Returns on stocks are higher for tax-exempt institutions such as pension funds than for taxable institutions such as mutual funds, according to research reported in the National Investor Relations Institute's monthly update.
Stock prices rise as the proportion of the company's tax-exempt institutional base rises, said Paul Seguin, a professor at the University of Michigan, in the report.
"The increase in institutional investors lowers the marginal tax rate. That is, if the investor setting the price is tax exempt and pays a lower rate, then the stock actually appreciates in value," the report said.
Tax rates on dividends vs. capital gains from price appreciation also affect investor decisions and, thus, corporate actions.
Corporations with high institutional share ownership experience more volume, volatility and analyst coverage than those with heavy individual ownership,
While in 1945 about 5% of available share were held by institutions, today the figure exceeds 70%.
Institutions are anything but patient, as evidenced by their high turnover. While individuals turn over 8% of their portfolios per quarter, institutions turn over about 70% per quarter, according to Mr. Seguin.
Such high turnover results in big jumps in trading volume among companies widely held by institutions.
While institutions might be fickle, their heavy trading activity leads to greater liquidity, which can boost a company's share price.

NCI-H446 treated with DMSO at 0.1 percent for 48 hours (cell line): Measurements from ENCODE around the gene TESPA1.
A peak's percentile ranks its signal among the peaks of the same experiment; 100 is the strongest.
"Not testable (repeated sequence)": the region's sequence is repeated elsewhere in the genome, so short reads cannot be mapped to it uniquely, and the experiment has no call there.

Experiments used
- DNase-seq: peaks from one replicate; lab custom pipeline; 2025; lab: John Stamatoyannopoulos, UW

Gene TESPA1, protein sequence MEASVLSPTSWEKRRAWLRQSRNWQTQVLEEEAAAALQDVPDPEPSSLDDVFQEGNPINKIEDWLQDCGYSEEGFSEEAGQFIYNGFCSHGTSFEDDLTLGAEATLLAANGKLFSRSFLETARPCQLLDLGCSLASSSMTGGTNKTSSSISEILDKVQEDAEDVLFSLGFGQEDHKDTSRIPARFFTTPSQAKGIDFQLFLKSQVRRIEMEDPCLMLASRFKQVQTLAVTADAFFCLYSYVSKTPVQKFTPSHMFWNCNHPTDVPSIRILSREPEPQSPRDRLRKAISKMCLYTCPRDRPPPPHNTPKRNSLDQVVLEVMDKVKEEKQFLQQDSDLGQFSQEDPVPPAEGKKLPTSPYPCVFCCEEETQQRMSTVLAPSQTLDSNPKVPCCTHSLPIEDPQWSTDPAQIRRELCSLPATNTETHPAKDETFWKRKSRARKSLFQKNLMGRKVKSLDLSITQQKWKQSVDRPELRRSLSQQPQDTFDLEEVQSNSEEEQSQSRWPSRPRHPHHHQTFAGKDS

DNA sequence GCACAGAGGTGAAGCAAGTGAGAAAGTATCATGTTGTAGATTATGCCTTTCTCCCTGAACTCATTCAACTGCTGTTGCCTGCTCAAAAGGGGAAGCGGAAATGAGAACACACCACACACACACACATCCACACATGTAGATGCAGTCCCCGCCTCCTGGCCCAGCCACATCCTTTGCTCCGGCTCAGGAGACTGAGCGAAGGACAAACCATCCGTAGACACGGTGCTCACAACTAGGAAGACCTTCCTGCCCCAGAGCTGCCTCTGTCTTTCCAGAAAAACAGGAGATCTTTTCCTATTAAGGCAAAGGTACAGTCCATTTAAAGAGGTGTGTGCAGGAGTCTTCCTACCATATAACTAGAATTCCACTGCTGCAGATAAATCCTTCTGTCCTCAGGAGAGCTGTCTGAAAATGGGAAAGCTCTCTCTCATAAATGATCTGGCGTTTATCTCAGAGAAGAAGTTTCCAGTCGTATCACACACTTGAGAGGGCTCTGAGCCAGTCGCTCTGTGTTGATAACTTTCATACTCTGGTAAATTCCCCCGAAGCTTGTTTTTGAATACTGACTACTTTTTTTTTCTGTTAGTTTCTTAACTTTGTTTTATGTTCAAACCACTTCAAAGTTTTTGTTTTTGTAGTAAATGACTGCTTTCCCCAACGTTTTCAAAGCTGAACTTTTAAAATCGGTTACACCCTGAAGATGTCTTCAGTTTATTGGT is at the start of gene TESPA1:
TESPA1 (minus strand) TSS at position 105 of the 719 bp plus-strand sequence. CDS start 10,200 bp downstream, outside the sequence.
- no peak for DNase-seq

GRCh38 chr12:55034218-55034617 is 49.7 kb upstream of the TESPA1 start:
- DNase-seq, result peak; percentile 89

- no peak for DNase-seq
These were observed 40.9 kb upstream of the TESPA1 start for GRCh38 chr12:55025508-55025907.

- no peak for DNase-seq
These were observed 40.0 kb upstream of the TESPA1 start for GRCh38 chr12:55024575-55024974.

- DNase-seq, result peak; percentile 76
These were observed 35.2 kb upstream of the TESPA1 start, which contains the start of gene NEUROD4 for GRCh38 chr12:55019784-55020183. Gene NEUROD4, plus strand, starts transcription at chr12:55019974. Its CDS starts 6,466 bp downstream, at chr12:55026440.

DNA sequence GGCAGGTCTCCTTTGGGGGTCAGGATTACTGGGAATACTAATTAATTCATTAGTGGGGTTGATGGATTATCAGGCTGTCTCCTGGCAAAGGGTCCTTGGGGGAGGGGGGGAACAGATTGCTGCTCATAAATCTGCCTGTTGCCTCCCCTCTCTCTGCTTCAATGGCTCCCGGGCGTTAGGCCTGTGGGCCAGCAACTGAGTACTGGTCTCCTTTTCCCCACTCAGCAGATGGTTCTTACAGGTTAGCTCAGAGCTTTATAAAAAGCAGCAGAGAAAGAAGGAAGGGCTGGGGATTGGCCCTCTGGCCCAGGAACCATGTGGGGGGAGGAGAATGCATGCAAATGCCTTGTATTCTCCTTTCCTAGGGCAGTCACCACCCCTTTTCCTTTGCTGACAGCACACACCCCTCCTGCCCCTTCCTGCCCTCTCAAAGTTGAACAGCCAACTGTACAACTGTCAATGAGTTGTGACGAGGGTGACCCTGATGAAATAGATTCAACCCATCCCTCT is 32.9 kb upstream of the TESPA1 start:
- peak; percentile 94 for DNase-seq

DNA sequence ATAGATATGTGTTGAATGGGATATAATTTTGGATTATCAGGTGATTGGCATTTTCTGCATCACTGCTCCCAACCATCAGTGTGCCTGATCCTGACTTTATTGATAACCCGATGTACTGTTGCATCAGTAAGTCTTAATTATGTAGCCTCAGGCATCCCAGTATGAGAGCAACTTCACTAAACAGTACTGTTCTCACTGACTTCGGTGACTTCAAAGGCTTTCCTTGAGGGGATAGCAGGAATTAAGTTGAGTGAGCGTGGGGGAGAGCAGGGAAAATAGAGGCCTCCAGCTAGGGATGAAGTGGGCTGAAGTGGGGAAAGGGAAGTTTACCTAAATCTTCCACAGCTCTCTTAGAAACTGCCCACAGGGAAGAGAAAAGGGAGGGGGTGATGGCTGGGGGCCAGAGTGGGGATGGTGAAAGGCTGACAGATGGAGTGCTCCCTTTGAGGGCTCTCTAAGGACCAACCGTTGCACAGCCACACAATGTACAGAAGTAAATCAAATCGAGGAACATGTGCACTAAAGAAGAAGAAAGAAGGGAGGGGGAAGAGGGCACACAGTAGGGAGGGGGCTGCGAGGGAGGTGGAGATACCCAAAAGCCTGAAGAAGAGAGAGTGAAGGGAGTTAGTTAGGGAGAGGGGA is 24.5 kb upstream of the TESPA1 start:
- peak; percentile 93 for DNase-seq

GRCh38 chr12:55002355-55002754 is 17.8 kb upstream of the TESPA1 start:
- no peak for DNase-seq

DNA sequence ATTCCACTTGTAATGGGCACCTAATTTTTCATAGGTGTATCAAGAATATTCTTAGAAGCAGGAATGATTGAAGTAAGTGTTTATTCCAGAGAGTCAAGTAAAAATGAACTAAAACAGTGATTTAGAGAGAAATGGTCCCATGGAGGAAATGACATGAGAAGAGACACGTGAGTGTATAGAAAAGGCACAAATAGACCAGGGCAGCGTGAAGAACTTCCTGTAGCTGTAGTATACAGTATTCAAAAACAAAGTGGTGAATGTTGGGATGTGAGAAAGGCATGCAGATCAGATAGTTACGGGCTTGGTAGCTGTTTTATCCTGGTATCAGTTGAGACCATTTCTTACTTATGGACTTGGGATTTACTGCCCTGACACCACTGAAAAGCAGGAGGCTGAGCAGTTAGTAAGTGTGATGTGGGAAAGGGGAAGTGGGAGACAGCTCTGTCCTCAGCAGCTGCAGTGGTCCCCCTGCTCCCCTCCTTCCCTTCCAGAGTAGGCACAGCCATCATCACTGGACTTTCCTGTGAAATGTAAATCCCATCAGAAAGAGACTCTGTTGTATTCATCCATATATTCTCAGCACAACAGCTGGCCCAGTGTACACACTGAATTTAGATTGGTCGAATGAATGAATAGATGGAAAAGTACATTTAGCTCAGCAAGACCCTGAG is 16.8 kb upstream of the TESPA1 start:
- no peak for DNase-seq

Mr. Seguin said in the update that higher volume, float and liquidity can help increase a stock's price; he called that "good" volatility.
But "bad" volatility occurs when bad news triggers institutional selling. When bad news prompts one institution to sell, others follow. Often there isn't enough liquidity for market makers to absorb the imbalances between sell and buy orders, so prices fall.
The bid-ask spreads are narrower when more institutions are owners. This is due not only to more trading experience and information, but also because institutions "pay brokers handsomely for executing trades with little price disturbance," the report said.
Having more information also produces closer spreads. "With lots of institutions in the stock and analysts following the company, a lot of information is being generated and published and since everyone knows everything, there aren't a lot of asymmetries. These stocks, on average, are more fairly priced."
Indeed, stocks widely held by institutions command greater analyst coverage. Mr. Seguin is not sure whether one leads to the other, but the two go hand in hand. For most companies that's a positive, he said. But too much analyst coverage can lead to what he considers too much institutional ownership.